# Show Decimal Points if needed [Quick Tip]

Posted on September 5th, 2012 in Excel Howtos - 13 comments

Sometimes you want to turnoff decimal points if the value after point is 0. Mireya, Chandoo.org member had one such situation. She writes:

I am a complete beginner in excel, how can I keep the zeros when I am working with decimals and remove them when are not required, ie

## Easy way: Use General Formatting

The default cell formatting in Excel is General. When you set a cell’s formatting to General, you are telling Excel,

Don’t bother me. Just figure it out.

And being a good Samaritan, Excel shows decimal point if there is something after it, else omits it.

See the demo aside to understand this.

## What if your numbers are results of a calculation?

It doesn’t matter. General formatting takes good care of the cells. It shows and hides decimal point depending on the result of your formulas.

## What if you want something fancy like accounting format, but turn off decimal values

Now you are talking. The General Formatting option shows numbers as typed (or calculated). So 124578395 would look like 124578395 instead of \$ 12,45,78,395.

So how do you show \$1,245 and \$1,246.34?

Aside: You should always show decimal points if some values have them and others don’t. The below technique is useful when data is a result of calculation. For example: In a dynamic KPI report, for certain KPIs you may want to show decimal points, and omit for others.

### To show decimal point if there is something after it

1. Select the cell(s) where you want this formatting.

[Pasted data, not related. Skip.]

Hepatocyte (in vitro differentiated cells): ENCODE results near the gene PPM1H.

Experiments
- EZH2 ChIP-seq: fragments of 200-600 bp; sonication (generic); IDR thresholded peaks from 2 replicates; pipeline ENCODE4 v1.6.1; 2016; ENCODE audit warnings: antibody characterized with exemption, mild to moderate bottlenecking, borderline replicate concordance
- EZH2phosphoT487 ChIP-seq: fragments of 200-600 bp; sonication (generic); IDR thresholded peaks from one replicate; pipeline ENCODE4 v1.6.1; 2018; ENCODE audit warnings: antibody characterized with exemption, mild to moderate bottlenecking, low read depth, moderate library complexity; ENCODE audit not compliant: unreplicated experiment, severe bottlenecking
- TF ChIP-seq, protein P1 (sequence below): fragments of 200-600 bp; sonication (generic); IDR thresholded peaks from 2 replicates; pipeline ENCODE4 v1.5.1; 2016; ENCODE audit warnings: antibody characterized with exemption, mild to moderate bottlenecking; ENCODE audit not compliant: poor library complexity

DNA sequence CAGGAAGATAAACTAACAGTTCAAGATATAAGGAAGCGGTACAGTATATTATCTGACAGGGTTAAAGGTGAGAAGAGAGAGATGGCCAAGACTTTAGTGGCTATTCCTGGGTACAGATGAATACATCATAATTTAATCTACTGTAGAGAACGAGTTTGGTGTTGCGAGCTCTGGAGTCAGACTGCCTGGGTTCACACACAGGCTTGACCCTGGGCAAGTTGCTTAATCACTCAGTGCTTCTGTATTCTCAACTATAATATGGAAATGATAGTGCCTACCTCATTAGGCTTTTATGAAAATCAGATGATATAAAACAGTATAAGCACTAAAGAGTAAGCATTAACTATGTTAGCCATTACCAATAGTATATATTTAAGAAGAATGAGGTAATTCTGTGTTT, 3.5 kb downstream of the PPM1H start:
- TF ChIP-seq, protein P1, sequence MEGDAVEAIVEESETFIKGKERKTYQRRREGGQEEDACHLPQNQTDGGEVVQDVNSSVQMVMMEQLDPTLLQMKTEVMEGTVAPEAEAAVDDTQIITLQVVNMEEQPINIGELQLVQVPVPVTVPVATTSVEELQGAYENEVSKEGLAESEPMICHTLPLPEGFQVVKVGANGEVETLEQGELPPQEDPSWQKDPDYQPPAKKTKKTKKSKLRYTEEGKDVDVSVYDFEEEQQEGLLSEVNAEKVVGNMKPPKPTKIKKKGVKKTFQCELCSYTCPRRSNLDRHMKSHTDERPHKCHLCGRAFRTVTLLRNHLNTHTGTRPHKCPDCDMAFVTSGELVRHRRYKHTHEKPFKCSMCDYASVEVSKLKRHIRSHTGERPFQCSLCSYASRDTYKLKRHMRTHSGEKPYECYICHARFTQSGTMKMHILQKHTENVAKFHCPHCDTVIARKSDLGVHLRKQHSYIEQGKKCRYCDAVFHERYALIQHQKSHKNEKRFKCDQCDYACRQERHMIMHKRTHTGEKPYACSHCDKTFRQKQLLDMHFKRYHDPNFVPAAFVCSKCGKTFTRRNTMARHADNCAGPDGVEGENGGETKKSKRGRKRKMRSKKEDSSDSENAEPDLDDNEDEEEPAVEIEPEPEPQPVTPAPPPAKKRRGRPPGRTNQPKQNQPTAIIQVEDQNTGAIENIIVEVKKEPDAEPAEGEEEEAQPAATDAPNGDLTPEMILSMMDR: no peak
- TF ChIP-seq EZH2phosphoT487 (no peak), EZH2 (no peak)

2. Go to Conditional Formatting > New rule from home ribbon.
3. Select rule type as “Use a formula…”
4. Check if there is a value after decimal point using a formula like =Mod(A1,1)>0
5. Click the format button
6. Go to “Number” tab and Apply formatting with 2 decimal places.
7. Click OK & You are done!

Now, if the cell has a decimal value, it shows, otherwise the decimal point is omitted.

Related: Conditional formatting Basics

## Do you deal with such situations when formatting numbers?

Often when making reports (or dashboards), I have a cell where any data can go, based on user selection. In such cases, I use conditional formatting to define how it looks based on the data. Sometimes, I also use TEXT formula to format the data. This is more suitable when data is displayed in a text box rather than a cell.

What about you? Do you face situations like this? How often you rely on General formatting? Please share your experience and tips using comments.

## More on Number formatting in Excel

Understanding how Excel formats numbers (and other values) can save you lots of time when you are designing dashboards, reports or workbooks that need to presented. Check out below articles to get few more tips.

 Excel Links – Going to Togo Edition Formula Forensics No. 028 – It’s Just a Jump to the Left

### 13 Responses to “Show Decimal Points if needed [Quick Tip]”

1. Heather says:

I know this may seem to be a simple thing, but whenever I'm working with decimals, I use one of the ROUND formulas (generally ROUND, rather than ROUNDUP or ROUNDDOWN).
This lets me have a 'cleanly' rounded number so that if I need to use the results of that calculation anywhere else (such as uploading into another program).